A sound mark is a non-conventional trademark which is different from traditional trademarks such as a word mark or a device mark. It is a type of a trademark wherein consumers are able to identify the origin of goods and services from a particular sound.

The requirements to apply for a sound mark was brought in recently through the Trade Marks Rules, 2017 wherein Rule 26(5) states that “Where an application for the registration of a trademark consists of a sound as a trademark, the reproduction of the same shall be submitted in the MP3 format not exceeding thirty seconds’ length recorded on a medium which allows for easy and clearly audible replaying accompanied with a graphical representation of its notations.”

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Accordingly, the application form now provides for the option to apply specifically for a sound mark and requires the audio clip along with graphical representation of musical notations. Some examples of sound marks include the 21st Century Fox tune, the Looney Tunes Theme and the Netflix (Ta-Dum) Sound.

Like any other trade mark, a sound mark also needs to have a distinctive character. Even though the express rules for registering a sound mark were established only in 2017, Indian law allowed the registration of a sound as a trademark well before it. Yahoo Inc. was the first enterprise to apply for a sound mark registration in India (Application No. 1270406) thereby setting the platform for allowing the registration of sound marks in India. It is relevant to note that as per the Trade Marks Act 1999, a trademark is a mark that can be graphically represented. Accordingly, most trademark applications before 2017 were applied with graphical notations of the mark along with the sound clip that it was applied for but the 2017 Rules have made these requirements even more clear and in line with the international standards that are being followed.

However, it has been only 4 years since these rules have been in use and therefore the jurisprudence for sound marks has to be taken from a common law source. In the case of Shield Mark v. Joost Kist Memex, the Supreme Court of Netherlands stated that a sound mark should be capable of distinguishing their goods and services from those of another as well as capable of being graphically represented. It also went into the degree of graphical representation that is required and stated that such representation should be precise and clear in the form of a musical notation. This is also a requirement under the 2017 Rules wherein it has been made crystal clear that an application for the registration of a sound mark will not be accepted if it exceeds 30 seconds. The intent of this rule is to not permit any sound, jingle or tune to be longer than a specified time.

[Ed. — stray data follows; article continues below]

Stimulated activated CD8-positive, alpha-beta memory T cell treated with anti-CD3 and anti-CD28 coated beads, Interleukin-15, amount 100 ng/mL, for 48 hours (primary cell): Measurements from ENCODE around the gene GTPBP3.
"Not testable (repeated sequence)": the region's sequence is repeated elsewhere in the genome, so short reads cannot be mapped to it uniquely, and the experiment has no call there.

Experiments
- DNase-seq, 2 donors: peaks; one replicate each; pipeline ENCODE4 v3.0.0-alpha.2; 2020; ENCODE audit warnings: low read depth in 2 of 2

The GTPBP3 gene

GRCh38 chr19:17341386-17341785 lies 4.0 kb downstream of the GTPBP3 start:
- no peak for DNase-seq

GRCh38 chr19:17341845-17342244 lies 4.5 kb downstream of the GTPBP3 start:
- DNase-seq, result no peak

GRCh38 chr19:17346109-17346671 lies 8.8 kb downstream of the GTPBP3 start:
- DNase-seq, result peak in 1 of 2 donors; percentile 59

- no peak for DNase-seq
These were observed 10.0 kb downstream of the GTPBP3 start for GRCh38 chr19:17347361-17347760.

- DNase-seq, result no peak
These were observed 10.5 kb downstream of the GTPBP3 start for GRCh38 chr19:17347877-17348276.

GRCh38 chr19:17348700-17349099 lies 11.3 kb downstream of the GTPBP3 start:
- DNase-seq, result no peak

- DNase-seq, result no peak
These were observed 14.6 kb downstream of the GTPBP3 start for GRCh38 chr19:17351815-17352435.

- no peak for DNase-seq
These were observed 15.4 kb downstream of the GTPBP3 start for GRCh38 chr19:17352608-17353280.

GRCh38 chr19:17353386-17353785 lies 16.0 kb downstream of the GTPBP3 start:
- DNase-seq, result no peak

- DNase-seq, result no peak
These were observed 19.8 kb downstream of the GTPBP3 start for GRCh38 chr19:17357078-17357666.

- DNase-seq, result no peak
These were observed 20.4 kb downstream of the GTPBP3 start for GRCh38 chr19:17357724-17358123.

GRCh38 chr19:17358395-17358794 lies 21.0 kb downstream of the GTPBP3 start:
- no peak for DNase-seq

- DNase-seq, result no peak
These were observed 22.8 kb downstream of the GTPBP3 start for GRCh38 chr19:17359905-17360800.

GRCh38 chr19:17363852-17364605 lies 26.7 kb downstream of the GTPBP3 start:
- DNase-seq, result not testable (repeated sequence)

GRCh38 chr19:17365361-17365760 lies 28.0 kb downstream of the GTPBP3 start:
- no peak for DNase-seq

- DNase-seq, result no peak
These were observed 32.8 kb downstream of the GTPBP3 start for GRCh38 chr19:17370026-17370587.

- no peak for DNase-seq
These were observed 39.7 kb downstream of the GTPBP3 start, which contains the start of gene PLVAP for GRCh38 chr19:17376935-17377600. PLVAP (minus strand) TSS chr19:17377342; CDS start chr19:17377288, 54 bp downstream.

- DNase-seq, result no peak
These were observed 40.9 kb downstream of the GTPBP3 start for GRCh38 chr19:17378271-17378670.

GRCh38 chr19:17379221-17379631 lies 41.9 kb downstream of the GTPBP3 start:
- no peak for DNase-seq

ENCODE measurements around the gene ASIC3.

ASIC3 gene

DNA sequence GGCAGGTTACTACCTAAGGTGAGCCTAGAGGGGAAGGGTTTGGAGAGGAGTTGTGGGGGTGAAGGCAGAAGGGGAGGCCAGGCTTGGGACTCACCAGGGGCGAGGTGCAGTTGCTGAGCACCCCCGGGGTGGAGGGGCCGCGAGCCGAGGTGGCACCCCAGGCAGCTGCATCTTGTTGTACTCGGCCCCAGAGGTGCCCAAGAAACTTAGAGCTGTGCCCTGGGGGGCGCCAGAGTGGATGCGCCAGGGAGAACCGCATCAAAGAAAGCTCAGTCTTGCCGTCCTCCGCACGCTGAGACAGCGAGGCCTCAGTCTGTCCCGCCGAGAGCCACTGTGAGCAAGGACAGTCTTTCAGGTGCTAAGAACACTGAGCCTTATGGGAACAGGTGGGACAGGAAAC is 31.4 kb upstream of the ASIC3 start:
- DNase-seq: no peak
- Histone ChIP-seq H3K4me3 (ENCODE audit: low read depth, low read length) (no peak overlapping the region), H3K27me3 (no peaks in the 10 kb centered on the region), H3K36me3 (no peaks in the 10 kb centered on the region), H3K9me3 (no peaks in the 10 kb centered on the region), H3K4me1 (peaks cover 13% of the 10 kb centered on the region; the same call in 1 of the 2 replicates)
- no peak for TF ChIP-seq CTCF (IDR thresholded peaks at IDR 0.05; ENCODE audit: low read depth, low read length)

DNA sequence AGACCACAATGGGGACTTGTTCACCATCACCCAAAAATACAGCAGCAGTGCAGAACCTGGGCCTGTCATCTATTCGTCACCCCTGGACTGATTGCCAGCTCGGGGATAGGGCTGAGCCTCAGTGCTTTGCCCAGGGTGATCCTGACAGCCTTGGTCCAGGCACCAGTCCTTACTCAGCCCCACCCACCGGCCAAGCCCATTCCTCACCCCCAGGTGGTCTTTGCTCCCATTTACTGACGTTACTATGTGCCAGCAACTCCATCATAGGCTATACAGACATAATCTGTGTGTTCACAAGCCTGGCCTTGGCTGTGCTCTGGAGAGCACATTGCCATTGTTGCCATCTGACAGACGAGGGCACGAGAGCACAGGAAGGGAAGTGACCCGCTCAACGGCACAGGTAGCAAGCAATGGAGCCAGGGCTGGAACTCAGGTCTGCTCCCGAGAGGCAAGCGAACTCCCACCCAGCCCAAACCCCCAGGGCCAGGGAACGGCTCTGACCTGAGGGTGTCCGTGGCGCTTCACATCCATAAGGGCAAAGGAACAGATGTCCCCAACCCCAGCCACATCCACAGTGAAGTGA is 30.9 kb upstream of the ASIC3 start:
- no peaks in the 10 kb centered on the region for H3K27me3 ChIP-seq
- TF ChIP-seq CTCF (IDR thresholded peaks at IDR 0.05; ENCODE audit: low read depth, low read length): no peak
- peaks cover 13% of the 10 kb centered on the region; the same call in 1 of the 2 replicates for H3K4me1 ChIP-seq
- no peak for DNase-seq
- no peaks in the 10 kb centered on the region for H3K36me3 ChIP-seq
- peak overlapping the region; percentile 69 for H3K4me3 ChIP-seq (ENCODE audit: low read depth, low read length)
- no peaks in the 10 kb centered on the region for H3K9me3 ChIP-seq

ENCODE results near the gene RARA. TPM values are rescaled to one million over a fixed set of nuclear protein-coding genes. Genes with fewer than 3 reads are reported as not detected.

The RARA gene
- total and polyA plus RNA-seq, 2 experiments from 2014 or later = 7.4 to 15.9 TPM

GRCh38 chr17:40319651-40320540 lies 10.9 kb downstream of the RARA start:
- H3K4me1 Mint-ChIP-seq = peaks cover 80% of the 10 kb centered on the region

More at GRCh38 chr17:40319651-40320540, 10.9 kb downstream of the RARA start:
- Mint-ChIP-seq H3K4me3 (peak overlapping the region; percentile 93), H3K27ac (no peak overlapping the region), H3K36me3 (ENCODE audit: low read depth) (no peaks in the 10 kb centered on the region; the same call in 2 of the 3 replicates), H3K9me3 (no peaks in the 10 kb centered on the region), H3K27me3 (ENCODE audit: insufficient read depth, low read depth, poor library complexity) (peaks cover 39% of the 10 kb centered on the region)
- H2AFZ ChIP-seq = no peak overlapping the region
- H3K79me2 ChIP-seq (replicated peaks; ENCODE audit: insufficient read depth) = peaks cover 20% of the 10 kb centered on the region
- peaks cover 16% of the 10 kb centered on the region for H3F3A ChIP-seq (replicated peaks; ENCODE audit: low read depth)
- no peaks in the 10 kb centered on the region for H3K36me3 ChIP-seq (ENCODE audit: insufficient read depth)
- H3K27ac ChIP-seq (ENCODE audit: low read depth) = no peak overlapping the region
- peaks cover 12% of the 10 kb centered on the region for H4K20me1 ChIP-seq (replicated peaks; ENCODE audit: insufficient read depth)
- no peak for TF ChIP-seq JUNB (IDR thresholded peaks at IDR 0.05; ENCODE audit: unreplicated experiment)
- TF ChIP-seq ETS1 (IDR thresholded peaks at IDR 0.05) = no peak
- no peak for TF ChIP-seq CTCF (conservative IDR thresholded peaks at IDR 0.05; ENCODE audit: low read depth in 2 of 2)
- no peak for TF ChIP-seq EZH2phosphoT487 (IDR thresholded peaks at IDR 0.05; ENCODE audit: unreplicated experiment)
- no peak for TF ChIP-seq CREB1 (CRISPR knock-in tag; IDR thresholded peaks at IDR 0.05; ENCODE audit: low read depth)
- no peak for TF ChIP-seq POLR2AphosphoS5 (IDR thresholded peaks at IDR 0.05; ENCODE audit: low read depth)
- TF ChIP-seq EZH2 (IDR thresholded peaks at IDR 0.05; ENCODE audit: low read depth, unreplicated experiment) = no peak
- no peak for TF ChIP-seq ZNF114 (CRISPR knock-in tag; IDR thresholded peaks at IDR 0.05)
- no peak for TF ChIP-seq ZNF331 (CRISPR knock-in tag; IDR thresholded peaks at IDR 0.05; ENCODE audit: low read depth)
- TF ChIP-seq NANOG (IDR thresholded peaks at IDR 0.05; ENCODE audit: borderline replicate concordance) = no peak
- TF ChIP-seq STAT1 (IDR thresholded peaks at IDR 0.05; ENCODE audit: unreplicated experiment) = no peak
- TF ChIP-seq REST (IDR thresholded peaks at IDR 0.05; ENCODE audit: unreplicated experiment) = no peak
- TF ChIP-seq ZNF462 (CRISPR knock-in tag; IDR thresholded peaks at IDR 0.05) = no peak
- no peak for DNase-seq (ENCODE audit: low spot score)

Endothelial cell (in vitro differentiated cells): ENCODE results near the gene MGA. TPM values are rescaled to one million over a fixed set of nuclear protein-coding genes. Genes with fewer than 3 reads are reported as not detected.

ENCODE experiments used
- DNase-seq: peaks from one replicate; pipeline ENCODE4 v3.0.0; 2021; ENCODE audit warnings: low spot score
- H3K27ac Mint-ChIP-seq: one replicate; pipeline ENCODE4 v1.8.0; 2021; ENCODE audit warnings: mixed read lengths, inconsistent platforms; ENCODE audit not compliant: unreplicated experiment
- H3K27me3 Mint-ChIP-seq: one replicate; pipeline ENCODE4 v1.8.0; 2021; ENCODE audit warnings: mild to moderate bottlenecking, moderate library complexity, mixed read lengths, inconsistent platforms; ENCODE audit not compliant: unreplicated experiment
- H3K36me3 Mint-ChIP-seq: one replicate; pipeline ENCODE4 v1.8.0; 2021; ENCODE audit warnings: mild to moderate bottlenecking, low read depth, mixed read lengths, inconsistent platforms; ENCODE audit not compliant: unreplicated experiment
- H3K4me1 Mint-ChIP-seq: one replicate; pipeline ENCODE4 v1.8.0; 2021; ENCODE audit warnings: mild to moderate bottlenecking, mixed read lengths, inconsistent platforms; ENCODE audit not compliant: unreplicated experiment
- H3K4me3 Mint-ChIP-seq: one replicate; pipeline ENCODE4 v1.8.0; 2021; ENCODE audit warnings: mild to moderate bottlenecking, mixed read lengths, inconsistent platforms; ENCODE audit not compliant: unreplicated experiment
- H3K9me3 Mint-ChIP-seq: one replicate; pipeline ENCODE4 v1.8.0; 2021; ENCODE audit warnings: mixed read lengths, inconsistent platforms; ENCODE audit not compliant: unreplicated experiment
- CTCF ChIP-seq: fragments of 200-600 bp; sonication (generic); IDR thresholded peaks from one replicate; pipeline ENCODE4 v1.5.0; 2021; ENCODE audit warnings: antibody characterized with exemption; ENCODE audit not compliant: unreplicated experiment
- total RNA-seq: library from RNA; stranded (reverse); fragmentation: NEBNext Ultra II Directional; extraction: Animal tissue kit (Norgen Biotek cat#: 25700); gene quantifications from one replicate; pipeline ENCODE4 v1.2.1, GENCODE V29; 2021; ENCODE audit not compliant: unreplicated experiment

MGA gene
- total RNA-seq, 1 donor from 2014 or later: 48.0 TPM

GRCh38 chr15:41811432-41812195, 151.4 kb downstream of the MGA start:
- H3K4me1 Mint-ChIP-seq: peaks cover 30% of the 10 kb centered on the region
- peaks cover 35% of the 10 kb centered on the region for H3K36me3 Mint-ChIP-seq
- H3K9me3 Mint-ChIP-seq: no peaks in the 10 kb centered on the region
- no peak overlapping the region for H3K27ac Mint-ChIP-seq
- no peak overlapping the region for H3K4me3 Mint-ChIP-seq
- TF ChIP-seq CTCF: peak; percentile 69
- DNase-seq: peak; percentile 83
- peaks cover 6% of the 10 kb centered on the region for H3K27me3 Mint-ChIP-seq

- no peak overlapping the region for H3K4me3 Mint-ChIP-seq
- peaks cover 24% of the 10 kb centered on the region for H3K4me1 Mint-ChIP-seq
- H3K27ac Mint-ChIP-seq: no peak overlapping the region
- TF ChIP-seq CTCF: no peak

However, in jurisdictions such as the European Union and the United States of America, this position differs as sound marks are permitted to be more than 30 seconds. For example, the USPTO has accepted sound marks such as ‘Sweet Georgia Brown’ of the Harlem Globetrotters which is over 120 seconds. The only restriction is that the audio file cannot be over 5 MB. The length of a sound mark in the USA, is therefore not in question as long as it is able to distinguish its goods and services and indicate its origin arising from distinctiveness. There is also no requirement for the graphical representation of the mark.

Similarly, the European Union also has no limitations over the length of a sound mark. However, there have been instances where the question on the length of a sound mark has arisen. For example, Danjaq LLC, a company incorporated in USA had applied for protecting the theme song for the James Bond films. The sound clip in question was 25 seconds long. The European Union IP Office rejected the mark on the grounds that the mark was too long to be distinctive and therefore cannot be memorized by the public. In an appeal against this decision, the Fifth Board of Appeal predominantly observed that it was not important that a person memorizes the whole song or tune. It took into consideration the marks provided as examples by the Applicant which go up to 36 seconds and earlier accepted by the Office and held that in cases of sound marks with long duration, consumers generally take note of the first part of the song or tune. The test for distinctiveness is that if a part of the sound mark can trigger the memory of the consumer, it has a distinctive character. Therefore, the Board overruled the Office’s decision and granted registration for this sound mark. Thus, even though there is a requirement for a graphical representation of the sound mark in EUIPO similar to the 2017 rules, the length of such a sound mark is not limited.

So far in India, such discrepancies have not been seen in sound marks and it would be interesting to see how such examinations will be conducted. It is a possibility that the limitation of 30 seconds is mentioned in order to avoid any overlap with musical works falling under the Copyright Act, 1957. It appears though, that sound marks which are registered in various other jurisdictions might have a tougher registration process in India due to the 30 second limitation. However, the scope for interpretation will grow with time as these Rules have been in existence only since 2017.

This article has been authored by Shubhankar Mathur.